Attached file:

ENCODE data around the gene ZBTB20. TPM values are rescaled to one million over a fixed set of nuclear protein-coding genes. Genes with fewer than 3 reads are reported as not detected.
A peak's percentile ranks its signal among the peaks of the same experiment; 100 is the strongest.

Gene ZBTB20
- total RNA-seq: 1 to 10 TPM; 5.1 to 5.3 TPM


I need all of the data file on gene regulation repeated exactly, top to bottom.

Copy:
ENCODE data around the gene ZBTB20. TPM values are rescaled to one million over a fixed set of nuclear protein-coding genes. Genes with fewer than 3 reads are reported as not detected.
A peak's percentile ranks its signal among the peaks of the same experiment; 100 is the strongest.

Gene ZBTB20
- total RNA-seq: 1 to 10 TPM; 5.1 to 5.3 TPM